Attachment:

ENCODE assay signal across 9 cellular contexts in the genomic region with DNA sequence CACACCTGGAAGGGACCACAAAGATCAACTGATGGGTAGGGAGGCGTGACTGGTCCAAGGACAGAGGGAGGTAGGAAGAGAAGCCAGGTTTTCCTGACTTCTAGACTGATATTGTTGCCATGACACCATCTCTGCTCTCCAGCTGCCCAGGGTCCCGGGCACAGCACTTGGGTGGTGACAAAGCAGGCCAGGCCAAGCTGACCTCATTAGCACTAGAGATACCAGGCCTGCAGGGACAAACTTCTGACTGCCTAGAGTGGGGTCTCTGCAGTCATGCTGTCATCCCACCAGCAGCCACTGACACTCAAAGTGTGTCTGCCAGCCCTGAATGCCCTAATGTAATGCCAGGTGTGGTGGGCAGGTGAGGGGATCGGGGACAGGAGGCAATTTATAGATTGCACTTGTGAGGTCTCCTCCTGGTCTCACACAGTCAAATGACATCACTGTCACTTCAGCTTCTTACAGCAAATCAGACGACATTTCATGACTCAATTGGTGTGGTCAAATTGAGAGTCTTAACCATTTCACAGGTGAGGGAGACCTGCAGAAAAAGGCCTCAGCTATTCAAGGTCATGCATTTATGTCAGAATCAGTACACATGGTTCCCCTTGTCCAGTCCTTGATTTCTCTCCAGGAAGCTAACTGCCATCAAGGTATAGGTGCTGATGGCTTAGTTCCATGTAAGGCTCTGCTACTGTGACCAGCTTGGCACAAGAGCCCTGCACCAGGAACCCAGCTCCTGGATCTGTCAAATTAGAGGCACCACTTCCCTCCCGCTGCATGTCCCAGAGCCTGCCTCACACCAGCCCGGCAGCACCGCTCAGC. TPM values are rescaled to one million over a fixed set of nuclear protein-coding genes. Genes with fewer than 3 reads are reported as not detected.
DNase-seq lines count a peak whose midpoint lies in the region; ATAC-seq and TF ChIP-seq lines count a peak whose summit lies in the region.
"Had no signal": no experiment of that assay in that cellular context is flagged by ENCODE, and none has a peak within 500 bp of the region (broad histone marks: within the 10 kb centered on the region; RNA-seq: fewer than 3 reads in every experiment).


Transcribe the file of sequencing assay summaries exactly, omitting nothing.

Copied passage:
ENCODE assay signal across 9 cellular contexts in the genomic region with DNA sequence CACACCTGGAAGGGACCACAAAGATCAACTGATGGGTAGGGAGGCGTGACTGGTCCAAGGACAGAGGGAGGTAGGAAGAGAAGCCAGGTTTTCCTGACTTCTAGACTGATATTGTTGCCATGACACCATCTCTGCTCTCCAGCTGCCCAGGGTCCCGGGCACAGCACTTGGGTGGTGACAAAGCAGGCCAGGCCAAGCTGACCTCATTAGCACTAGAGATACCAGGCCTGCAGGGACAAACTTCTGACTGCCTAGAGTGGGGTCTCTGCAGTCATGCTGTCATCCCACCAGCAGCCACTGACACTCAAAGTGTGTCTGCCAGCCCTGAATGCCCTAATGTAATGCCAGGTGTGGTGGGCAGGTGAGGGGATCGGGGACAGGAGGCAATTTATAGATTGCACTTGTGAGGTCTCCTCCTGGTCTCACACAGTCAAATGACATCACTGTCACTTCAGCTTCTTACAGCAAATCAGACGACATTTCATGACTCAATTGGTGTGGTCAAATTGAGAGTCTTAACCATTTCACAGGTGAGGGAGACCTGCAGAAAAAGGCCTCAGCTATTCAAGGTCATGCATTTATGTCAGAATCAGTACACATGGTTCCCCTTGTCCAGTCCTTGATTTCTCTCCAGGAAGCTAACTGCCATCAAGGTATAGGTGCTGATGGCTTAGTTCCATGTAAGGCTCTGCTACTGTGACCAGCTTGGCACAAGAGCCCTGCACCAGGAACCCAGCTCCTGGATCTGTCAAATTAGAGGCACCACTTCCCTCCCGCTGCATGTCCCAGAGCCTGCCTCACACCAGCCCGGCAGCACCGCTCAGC. TPM values are rescaled to one million over a fixed set of nuclear protein-coding genes. Genes with fewer than 3 reads are reported as not detected.
DNase-seq lines count a peak whose midpoint lies in the region; ATAC-seq and TF ChIP-seq lines count a peak whose summit lies in the region.
"Had no signal": no experiment of that assay in that cellular context is flagged by ENCODE, and none has a peak within 500 bp of the region (broad histone marks: within the 10 kb centered on the region; RNA-seq: fewer than 3 reads in every experiment).